Book lovers never go to bed alone.
Confession time. Sometimes, I spend too much time reading about writing instead of just doing the work. Of course I know that there is no magic wand, and that the only way to be a writer is to actually (gasp!) write something. But still, the allure of the how-to or the how-I-did-it tome from an “expert” is hard for me to resist.
So, yes…the actual writing is an integral part of things. But that doesn’t mean that there isn’t something to be learned from the wisdom of others. My collection is extensive, but there are a few volumes that I return to, again and again. These are the books that I’m passionate about, the ones I want you to read too, so we can talk about them. These ones are my favourites.
1. On Writing: A Memoir of the Craft by Stephen King. This one is a no-brainer. It was the first book I ever encountered that talked about how to be a writer, and I’ve read it more times than I can count. King’s style is conversational and friendly; I always come away from this one feeling as though I’ve just had the most incredible class with my favourite teacher.
“The scariest moment is always just before you start. After that, things can only get better.” – Stephen King
2. Bird by Bird: Some Instructions on Writing and Life by Anne Lamott. I think I’ve read this one annually since I discovered it, around five or six years ago. Again, I’m drawn to the voice — she’s nurturing, but doesn’t sugar-coat a damn thing. She wants us to do the work. Lamott encourages the aspiring writer to produce “shitty first drafts”, because you can’t edit an empty page. And also? Everyone, even the most successful, best-selling author on earth, starts with crap (well, except for a few truly obnoxious writers, who – she assures us – nobody likes, anyway). So why should we expect anything different from ourselves?
“You own everything that happened to you. Tell your stories. If people wanted you to write warmly about them, they should have behaved better.” – Anne Lamott
3. The Elements of Style by William Strunk, Jr. & E.B. White. This one is on my list partly because it reminds me that there is so much I don’t know about grammar, but mostly because of passages like this:
“Vigorous writing is concise. A sentence should contain no unnecessary words, a paragraph no unnecessary sentences, for the reason that a drawing should have no unnecessary lines and a machine no unnecessary parts. This requires not that the writer make all his sentences short, or that he avoid detail and treat his subjects only in outline, but that every word tell.” – Strunk & White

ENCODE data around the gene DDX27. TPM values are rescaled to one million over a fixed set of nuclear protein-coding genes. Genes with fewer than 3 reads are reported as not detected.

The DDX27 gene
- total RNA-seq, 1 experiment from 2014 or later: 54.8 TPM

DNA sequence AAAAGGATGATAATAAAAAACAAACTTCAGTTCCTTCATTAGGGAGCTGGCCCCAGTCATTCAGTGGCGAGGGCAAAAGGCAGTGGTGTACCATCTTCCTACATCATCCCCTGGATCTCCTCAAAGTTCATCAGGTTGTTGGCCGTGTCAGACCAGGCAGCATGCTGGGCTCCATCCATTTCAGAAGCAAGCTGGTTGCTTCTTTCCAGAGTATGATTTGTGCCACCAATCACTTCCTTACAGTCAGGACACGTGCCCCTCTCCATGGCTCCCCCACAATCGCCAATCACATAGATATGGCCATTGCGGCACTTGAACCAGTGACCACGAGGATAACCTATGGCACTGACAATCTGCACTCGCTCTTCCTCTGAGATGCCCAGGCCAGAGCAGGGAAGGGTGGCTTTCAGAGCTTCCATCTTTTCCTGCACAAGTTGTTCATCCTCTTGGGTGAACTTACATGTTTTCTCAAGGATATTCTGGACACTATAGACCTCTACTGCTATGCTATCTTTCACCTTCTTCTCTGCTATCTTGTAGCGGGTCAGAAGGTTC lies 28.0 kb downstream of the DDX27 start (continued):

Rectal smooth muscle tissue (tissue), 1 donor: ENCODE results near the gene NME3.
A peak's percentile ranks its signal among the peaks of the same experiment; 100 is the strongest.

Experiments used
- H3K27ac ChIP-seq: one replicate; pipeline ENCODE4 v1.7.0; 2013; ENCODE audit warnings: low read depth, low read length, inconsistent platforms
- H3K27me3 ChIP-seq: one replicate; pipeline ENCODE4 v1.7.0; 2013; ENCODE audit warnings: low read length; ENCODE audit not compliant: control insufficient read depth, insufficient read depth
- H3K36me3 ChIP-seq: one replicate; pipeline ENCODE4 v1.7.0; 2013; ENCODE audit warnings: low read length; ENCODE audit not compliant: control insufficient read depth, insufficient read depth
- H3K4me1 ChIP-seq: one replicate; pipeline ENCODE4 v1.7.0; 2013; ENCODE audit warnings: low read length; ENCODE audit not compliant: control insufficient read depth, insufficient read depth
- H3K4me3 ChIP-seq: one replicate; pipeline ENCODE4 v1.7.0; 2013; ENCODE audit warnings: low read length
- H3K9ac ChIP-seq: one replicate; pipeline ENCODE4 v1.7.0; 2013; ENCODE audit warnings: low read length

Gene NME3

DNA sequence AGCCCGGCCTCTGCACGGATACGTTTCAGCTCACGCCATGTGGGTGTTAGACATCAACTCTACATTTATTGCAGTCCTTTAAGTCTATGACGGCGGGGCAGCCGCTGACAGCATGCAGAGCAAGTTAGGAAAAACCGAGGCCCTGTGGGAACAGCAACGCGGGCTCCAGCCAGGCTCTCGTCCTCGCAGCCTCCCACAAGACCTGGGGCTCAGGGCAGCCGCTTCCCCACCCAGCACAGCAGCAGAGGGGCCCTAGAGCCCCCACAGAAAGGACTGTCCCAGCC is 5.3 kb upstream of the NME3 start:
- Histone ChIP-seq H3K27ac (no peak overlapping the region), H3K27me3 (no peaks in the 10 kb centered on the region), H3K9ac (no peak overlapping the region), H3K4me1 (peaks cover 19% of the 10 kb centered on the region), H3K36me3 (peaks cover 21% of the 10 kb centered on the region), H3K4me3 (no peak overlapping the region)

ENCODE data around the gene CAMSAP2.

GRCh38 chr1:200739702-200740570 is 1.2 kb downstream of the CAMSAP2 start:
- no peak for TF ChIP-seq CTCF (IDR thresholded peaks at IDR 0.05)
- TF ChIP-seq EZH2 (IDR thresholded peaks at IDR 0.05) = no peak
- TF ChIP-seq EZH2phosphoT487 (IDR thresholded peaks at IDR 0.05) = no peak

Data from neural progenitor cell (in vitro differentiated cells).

4. Writing Down the Bones: Freeing the Writer Within by Natalie Goldberg. Goldberg introduced me to the idea of “writing practice”. An athlete, she points out, warms up and trains hard, running his drills every day. A musician wouldn’t expect to perform flawlessly without hours and hours of scales under her belt. So why should writers be any different? Writing Down the Bones taught me how important it is to keep up a writing practice, and guided me on how to do it. The free-writing techniques outlined in this book have provided me with plenty of material over the years, and I return to the “I remember…” exercise during almost every writing project.
“Write what disturbs you, what you fear, what you have not been willing to speak about. Be willing to be split open.” – Natalie Goldberg
5. Do the Work! by Steven Pressfield. Fitting that I’d end the list here. This is the guy who kicks your ass and tells you to get down to business, already. He’s the one who tells you that, if you’re ready to run away, that’s just a sign that you’re doing it right, so you sure as hell better not quit now.
“Don’t prepare. Begin.” – Steven Pressfield
So. What are your favourite books on writing? I’m always looking for recommendations…
“Twenty years from now you will be more disappointed by the things you didn’t do than by the ones you did do. So throw off the bowlines. Sail away from the safe harbor. Catch the trade winds in your sails. Explore. Dream. Discover.”
– Mark Twain
I’ve been spending some time digging through my personal archives recently, re-reading old stories to see how they’ve aged while I wasn’t paying attention. On top of generating some new pieces, one of my goals this summer is to revisit (and revise) some older ones. If I’m going to take them out of storage and send them out into the world, I’ll want them to look their best.
As I pull tales out of the stacks and identify those I believe worthy of receiving a make-over, I shuffle the files into my “For Revision” folder and add a new item to my task list. Yes, I have some work to do. But in the meantime, here are the opening paragraphs from five stories, as they currently stand.
Margaret lay upon a tangle of plaid bedspread and nubby flannel sheets, as still and as quiet as a photograph. The bed was a twin, but seemed bigger; the empty space around her grew larger as she diminished.